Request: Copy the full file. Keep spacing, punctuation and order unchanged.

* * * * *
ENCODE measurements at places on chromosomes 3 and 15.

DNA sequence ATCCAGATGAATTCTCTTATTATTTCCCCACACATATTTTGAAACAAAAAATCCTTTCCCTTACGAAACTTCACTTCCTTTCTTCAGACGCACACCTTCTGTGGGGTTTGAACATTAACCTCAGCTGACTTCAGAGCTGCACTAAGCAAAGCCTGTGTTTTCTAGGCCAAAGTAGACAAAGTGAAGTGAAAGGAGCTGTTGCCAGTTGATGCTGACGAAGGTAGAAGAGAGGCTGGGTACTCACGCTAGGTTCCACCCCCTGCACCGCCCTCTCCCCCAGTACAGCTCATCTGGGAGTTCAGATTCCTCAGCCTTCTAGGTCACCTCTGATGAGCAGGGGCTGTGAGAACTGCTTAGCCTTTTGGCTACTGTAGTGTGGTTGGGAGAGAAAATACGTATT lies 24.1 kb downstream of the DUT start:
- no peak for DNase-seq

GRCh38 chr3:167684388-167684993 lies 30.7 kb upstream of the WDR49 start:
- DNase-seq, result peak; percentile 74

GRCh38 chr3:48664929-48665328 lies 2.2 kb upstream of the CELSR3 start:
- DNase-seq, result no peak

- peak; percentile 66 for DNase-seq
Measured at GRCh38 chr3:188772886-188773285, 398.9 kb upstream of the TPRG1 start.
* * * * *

ENCODE measurements at places on chromosomes 3 and 15.

DNA sequence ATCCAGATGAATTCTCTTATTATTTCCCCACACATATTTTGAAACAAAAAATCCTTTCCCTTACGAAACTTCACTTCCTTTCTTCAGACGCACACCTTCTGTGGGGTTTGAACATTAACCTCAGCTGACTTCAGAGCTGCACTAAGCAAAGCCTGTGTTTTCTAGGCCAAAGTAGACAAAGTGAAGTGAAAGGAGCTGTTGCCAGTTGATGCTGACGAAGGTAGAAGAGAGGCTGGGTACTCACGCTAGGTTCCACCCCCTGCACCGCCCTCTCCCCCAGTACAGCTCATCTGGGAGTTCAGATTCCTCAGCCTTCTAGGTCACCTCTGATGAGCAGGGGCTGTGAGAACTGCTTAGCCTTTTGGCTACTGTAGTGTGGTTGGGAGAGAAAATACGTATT lies 24.1 kb downstream of the DUT start:
- no peak for DNase-seq

GRCh38 chr3:167684388-167684993 lies 30.7 kb upstream of the WDR49 start:
- DNase-seq, result peak; percentile 74

GRCh38 chr3:48664929-48665328 lies 2.2 kb upstream of the CELSR3 start:
- DNase-seq, result no peak

- peak; percentile 66 for DNase-seq
Measured at GRCh38 chr3:188772886-188773285, 398.9 kb upstream of the TPRG1 start.